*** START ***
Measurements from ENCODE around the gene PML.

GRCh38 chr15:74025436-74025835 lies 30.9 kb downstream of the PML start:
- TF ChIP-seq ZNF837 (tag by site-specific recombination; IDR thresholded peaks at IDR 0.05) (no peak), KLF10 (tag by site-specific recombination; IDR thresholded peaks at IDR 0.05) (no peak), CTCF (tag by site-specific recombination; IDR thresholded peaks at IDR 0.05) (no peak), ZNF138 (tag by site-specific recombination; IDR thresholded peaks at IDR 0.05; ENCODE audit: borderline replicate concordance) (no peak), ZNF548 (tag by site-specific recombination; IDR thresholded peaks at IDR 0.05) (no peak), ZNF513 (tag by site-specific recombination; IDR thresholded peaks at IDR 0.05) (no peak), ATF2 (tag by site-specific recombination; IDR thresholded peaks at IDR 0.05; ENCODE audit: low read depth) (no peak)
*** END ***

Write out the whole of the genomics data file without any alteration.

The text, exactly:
Measurements from ENCODE around the gene PML.

GRCh38 chr15:74025436-74025835 lies 30.9 kb downstream of the PML start:
- TF ChIP-seq ZNF837 (tag by site-specific recombination; IDR thresholded peaks at IDR 0.05) (no peak), KLF10 (tag by site-specific recombination; IDR thresholded peaks at IDR 0.05) (no peak), CTCF (tag by site-specific recombination; IDR thresholded peaks at IDR 0.05) (no peak), ZNF138 (tag by site-specific recombination; IDR thresholded peaks at IDR 0.05; ENCODE audit: borderline replicate concordance) (no peak), ZNF548 (tag by site-specific recombination; IDR thresholded peaks at IDR 0.05) (no peak), ZNF513 (tag by site-specific recombination; IDR thresholded peaks at IDR 0.05) (no peak), ATF2 (tag by site-specific recombination; IDR thresholded peaks at IDR 0.05; ENCODE audit: low read depth) (no peak)